Taking a strong view of the recent deaths of manual scavengers, Delhi High Court on Monday directed the heads of all civic bodies in the national capital to be present before it on September 18 to explain how such activity was going on despite being prohibited under the law.
A bench of Justices S Ravindra Bhat and Sunil Gaur was informed by amicus curiae Sanjay Poddar that in little over a month, 10 persons have died in four incidents while cleaning sewers in the national capital without any protective gear or safety measures in place.
All of them had suffocated to death due to the toxic fumes in the sewer lines. The court, thereafter, sought the presence of the Commissioners of the three municipal corporations, the heads of Delhi Jal Board, Public Works Department, Delhi Cantonment Board, the New Delhi Municipal Council and the Divisional Railway Manager of Northern Railway.
It directed the Delhi government to immediately pay the compensation of Rs 10 lakh per person as provided under the rules and listed the matter for a compliance report on September 18. It also directed the District Magistrates to furnish their enquiry reports in each of the incidents.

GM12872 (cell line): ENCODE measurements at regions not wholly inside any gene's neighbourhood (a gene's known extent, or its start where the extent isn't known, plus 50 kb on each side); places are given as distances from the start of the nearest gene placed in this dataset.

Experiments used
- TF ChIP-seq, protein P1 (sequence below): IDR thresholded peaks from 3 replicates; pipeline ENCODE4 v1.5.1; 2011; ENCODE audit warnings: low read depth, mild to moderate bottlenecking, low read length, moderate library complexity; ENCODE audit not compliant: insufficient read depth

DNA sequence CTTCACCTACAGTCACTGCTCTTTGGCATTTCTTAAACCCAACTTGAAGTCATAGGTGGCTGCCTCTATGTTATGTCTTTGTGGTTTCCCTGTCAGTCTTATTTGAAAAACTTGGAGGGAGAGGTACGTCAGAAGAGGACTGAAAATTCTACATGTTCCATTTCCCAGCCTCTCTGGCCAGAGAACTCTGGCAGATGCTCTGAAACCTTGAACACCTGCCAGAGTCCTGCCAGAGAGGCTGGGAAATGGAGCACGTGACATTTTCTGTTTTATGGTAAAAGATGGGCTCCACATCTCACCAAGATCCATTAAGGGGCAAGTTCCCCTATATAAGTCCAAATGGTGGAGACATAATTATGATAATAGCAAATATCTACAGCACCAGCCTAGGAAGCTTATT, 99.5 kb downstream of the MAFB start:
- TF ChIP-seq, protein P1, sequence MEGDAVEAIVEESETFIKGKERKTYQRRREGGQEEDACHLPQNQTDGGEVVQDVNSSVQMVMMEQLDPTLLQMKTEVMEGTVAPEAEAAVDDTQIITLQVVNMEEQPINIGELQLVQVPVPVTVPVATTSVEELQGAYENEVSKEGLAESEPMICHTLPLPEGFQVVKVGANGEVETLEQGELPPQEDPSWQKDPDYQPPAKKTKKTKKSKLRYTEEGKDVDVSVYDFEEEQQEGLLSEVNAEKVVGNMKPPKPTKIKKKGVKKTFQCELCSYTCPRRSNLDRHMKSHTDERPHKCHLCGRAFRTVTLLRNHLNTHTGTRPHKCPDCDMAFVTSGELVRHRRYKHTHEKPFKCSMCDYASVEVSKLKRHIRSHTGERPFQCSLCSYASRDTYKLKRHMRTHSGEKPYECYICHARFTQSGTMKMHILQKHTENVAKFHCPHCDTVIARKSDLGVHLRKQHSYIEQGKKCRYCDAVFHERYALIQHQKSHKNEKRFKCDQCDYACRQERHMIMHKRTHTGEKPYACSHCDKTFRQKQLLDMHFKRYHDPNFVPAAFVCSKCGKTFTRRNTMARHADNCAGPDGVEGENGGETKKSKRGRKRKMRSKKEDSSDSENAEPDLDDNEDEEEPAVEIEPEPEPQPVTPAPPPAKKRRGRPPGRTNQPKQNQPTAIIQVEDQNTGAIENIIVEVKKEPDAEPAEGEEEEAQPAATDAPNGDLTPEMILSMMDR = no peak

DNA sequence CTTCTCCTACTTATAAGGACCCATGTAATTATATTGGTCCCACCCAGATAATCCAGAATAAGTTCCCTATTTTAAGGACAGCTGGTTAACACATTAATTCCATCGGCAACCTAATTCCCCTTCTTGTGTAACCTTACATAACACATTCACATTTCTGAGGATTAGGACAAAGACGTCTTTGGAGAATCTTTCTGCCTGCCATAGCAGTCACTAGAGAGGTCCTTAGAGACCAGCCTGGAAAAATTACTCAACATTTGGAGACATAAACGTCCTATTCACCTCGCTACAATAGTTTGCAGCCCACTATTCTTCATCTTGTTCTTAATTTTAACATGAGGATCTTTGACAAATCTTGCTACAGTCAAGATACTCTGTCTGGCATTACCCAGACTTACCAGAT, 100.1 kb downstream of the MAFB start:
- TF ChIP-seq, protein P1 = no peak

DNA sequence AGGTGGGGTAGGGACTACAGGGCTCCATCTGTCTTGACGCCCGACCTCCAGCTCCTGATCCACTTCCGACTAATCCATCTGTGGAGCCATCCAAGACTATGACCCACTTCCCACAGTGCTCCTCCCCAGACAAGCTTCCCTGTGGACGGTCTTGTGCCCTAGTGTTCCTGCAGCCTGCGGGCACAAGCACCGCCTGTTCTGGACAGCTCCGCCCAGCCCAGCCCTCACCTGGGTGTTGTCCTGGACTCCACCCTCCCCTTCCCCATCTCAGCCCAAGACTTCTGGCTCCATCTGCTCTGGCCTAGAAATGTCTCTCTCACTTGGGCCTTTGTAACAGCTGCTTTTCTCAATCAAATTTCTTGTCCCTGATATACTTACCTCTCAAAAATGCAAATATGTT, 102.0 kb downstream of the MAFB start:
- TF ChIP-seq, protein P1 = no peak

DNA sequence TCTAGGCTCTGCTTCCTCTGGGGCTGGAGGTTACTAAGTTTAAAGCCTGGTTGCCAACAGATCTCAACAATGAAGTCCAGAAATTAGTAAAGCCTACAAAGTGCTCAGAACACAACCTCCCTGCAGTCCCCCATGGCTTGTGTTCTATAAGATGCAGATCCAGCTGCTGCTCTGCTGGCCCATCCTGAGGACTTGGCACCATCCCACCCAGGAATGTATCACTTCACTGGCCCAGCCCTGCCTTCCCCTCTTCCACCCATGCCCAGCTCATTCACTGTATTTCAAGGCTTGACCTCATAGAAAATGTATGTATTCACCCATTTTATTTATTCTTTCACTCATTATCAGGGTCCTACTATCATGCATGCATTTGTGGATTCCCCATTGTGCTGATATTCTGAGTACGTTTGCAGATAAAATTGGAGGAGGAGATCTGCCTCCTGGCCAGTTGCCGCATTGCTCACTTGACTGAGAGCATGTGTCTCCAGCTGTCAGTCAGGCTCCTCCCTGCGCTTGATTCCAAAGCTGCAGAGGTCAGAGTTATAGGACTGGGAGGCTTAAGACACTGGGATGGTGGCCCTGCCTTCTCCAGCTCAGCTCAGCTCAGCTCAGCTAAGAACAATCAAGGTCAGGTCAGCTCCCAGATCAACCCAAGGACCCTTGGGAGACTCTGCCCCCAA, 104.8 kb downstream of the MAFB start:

The court said they have to inform it about who were the officials responsible and for whose failure to perform duty had led to these incidents which have claimed 10 lives. The bench also wondered where the manual scavengers were coming from when the surveys undertaken by the municipal bodies showed no persons were engaged in such activities. It directed the heads of the various authorities to bring with them the relevant records indicating the number of persons engaged directly or indirectly through contractors in the work of manual scavenging or those exposed to hazardous environments, which are prohibited under the law.
The court said the records should contain the details of the works, the contractors engaged and the number of employees in each case. The officials also have to inform the court about the existing procedure for cleaning sewers and septic tanks.
The court was hearing of a PIL filed in 2007 for the rehabilitation of manual scavengers. It had earlier termed as “disgraceful” the existence of manual scavenging in the city despite a law prohibiting such a practice and had said, “We are a country of poor people but not for the poor people.”
It is “ridiculous and shocking”, the court had observed when informed by the Delhi State Legal Services Authority (DSLSA) that one of the manual scavengers was a “graduate”. The DSLSA, in an interim report, had said that there were manual scavengers in the national capital even after the Prohibition of Employment as Manual Scavengers and their Rehabilitation Act, 2013 came into force.
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